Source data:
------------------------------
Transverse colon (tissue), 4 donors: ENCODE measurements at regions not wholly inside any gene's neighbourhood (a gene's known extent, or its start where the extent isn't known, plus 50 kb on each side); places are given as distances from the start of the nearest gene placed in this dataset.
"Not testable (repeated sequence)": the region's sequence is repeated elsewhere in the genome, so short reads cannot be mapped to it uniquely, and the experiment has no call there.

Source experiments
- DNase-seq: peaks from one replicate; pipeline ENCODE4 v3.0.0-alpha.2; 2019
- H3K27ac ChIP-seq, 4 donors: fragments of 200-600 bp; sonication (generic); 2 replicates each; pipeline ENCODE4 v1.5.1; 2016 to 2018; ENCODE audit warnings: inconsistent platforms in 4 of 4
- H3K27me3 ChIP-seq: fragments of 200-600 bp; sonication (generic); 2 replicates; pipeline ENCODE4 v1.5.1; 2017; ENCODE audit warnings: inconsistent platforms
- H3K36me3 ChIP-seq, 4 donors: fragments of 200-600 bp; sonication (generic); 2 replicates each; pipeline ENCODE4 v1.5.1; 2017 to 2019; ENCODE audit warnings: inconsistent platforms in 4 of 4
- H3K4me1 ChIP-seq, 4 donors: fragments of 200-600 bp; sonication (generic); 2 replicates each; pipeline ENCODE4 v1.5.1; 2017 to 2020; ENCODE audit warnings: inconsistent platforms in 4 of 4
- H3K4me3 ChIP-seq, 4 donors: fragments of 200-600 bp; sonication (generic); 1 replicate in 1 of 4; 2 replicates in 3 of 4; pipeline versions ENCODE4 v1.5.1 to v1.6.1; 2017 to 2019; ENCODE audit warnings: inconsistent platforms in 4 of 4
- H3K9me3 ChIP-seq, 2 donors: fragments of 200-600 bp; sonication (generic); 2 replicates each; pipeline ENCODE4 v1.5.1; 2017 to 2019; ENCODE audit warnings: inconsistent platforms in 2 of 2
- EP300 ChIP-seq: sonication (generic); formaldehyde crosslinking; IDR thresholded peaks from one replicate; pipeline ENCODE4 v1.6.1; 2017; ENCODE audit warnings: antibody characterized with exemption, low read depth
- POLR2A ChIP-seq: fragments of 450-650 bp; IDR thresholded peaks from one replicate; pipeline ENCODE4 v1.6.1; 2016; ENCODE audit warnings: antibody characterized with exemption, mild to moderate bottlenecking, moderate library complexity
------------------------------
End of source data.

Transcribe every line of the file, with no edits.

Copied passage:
Transverse colon (tissue), 4 donors: ENCODE measurements at regions not wholly inside any gene's neighbourhood (a gene's known extent, or its start where the extent isn't known, plus 50 kb on each side); places are given as distances from the start of the nearest gene placed in this dataset.
"Not testable (repeated sequence)": the region's sequence is repeated elsewhere in the genome, so short reads cannot be mapped to it uniquely, and the experiment has no call there.

Source experiments
- DNase-seq: peaks from one replicate; pipeline ENCODE4 v3.0.0-alpha.2; 2019
- H3K27ac ChIP-seq, 4 donors: fragments of 200-600 bp; sonication (generic); 2 replicates each; pipeline ENCODE4 v1.5.1; 2016 to 2018; ENCODE audit warnings: inconsistent platforms in 4 of 4
- H3K27me3 ChIP-seq: fragments of 200-600 bp; sonication (generic); 2 replicates; pipeline ENCODE4 v1.5.1; 2017; ENCODE audit warnings: inconsistent platforms
- H3K36me3 ChIP-seq, 4 donors: fragments of 200-600 bp; sonication (generic); 2 replicates each; pipeline ENCODE4 v1.5.1; 2017 to 2019; ENCODE audit warnings: inconsistent platforms in 4 of 4
- H3K4me1 ChIP-seq, 4 donors: fragments of 200-600 bp; sonication (generic); 2 replicates each; pipeline ENCODE4 v1.5.1; 2017 to 2020; ENCODE audit warnings: inconsistent platforms in 4 of 4
- H3K4me3 ChIP-seq, 4 donors: fragments of 200-600 bp; sonication (generic); 1 replicate in 1 of 4; 2 replicates in 3 of 4; pipeline versions ENCODE4 v1.5.1 to v1.6.1; 2017 to 2019; ENCODE audit warnings: inconsistent platforms in 4 of 4
- H3K9me3 ChIP-seq, 2 donors: fragments of 200-600 bp; sonication (generic); 2 replicates each; pipeline ENCODE4 v1.5.1; 2017 to 2019; ENCODE audit warnings: inconsistent platforms in 2 of 2
- EP300 ChIP-seq: sonication (generic); formaldehyde crosslinking; IDR thresholded peaks from one replicate; pipeline ENCODE4 v1.6.1; 2017; ENCODE audit warnings: antibody characterized with exemption, low read depth
- POLR2A ChIP-seq: fragments of 450-650 bp; IDR thresholded peaks from one replicate; pipeline ENCODE4 v1.6.1; 2016; ENCODE audit warnings: antibody characterized with exemption, mild to moderate bottlenecking, moderate library complexity